• Robert, thank you for the insight into your worship experience. I don’t know if that kind of thing would “work” for me. I’m not into “mystical” stuff. That’s not to say I think it’s without merit, but it’s just not me. I think God is able to meet us at many levels in as varied ways as we have different personalities. But He created and loves us all and will connect with us where we “hear” Him.

        In conclusion I’ll say that tongues as foreign languages I “get” I used to be firmly against it – a strict cessationsist, but I’ve heard and seen enough to realize I can’t put chains on the Spirit. However, I’m just not “ready” for heavenly tongues. It doesn’t really make sense to me yet. But I can accept it works for other people and I believe it DOES have a place in worship, especially personal worship. I will continue to keep an open mind and try not to stifle the Spirit.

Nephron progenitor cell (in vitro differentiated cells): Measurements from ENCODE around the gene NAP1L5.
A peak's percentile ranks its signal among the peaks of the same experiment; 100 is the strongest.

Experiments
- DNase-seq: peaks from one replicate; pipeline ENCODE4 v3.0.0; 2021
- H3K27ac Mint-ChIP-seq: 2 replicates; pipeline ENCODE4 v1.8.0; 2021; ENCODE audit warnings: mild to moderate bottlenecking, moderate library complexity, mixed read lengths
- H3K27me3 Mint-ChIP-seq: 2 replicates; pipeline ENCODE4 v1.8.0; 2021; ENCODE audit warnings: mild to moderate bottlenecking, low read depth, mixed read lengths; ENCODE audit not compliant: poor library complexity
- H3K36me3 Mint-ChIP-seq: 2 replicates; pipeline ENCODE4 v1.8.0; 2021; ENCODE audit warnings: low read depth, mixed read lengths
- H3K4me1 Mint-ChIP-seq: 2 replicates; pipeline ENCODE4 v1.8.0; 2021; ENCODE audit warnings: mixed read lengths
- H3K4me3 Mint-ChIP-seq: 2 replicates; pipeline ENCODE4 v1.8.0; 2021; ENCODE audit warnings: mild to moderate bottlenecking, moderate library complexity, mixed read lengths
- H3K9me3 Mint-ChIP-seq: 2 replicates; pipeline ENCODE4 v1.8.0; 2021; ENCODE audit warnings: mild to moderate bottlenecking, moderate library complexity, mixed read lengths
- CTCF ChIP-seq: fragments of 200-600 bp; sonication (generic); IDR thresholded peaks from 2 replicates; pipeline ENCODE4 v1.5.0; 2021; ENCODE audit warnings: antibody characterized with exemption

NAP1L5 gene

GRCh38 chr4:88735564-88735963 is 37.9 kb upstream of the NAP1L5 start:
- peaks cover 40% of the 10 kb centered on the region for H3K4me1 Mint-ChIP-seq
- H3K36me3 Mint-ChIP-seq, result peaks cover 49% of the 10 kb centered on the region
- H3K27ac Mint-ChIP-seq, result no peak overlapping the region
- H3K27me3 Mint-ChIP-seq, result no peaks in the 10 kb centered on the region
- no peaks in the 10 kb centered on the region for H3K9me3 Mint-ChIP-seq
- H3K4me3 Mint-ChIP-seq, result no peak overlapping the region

• @Ken: Indeed that’s all any of us can do, is to be as honest as we can be as Christians still living in a fallen world. Note this was somewhat where Luther came to settle, he related Holy Scripture to our personal existence, and conscience. As he stated toward Scripture, “my conscience is bound, I can do no other.” And he came to see the great Christological places and meaning of Augustine. This was the blessing and really place of the Reformers, at least the so-called ‘top-tier’ Reformers: Luther, Zwingli, Bullinger, Calvin, etc. (actually many more men and names).